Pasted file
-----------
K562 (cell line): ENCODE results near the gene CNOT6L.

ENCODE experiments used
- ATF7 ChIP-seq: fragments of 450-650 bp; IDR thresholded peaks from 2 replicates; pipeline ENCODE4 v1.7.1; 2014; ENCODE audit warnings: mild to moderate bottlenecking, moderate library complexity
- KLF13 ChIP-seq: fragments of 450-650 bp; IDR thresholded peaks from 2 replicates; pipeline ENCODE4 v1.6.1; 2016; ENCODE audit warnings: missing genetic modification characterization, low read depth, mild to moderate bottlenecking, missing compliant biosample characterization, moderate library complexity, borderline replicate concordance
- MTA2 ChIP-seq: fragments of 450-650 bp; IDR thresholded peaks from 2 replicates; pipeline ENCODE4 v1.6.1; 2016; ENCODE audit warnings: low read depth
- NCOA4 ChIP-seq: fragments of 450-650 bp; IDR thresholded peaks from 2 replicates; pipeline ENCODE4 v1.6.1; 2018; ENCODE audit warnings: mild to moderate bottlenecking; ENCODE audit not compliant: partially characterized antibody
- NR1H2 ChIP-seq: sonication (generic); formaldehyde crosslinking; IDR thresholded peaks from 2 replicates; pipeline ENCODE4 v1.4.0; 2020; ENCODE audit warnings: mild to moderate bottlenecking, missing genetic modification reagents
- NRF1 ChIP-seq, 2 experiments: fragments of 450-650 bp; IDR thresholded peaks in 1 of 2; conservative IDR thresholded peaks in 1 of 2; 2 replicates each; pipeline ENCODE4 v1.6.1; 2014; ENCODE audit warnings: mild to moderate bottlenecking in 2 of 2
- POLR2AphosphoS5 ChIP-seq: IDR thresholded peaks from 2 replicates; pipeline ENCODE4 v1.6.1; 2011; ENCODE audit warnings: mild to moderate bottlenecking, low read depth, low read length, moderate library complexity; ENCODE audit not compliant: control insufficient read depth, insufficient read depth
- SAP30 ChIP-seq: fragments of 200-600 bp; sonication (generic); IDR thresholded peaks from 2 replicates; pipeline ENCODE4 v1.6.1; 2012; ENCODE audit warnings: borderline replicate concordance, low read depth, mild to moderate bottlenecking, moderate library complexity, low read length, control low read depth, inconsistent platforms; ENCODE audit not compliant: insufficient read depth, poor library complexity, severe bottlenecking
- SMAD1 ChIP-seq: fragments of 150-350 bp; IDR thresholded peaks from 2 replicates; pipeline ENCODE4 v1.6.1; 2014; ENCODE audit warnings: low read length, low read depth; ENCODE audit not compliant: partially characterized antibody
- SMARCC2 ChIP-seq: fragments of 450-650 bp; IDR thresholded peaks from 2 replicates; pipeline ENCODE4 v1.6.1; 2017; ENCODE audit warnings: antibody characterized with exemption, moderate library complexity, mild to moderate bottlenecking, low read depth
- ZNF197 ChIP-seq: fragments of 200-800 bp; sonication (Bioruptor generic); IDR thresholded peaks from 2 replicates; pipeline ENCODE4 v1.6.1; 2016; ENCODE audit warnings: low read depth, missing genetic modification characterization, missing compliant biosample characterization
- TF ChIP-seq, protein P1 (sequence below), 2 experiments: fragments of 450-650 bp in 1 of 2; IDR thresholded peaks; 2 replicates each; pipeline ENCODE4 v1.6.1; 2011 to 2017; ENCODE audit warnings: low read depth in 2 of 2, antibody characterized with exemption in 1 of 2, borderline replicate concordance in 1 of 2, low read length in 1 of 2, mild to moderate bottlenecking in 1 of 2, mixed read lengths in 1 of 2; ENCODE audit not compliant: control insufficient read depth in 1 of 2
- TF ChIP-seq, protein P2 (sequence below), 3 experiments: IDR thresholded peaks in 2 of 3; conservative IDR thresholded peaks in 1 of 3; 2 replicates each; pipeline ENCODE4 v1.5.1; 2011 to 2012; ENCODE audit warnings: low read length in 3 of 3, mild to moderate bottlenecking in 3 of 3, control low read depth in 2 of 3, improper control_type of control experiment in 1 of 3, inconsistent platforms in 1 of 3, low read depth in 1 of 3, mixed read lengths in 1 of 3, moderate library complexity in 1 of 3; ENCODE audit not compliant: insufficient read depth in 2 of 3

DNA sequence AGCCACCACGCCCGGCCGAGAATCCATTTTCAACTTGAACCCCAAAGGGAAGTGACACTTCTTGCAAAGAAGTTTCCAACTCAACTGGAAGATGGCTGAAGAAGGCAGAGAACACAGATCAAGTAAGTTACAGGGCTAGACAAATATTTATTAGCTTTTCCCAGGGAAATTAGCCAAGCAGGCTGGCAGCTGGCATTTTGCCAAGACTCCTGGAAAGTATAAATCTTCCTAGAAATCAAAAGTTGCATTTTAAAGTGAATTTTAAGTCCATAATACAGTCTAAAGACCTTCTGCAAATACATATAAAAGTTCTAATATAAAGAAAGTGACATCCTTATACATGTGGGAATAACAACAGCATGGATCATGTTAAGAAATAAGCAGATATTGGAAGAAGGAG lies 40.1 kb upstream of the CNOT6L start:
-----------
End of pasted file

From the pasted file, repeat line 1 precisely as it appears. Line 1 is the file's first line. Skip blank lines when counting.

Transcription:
K562 (cell line): ENCODE results near the gene CNOT6L.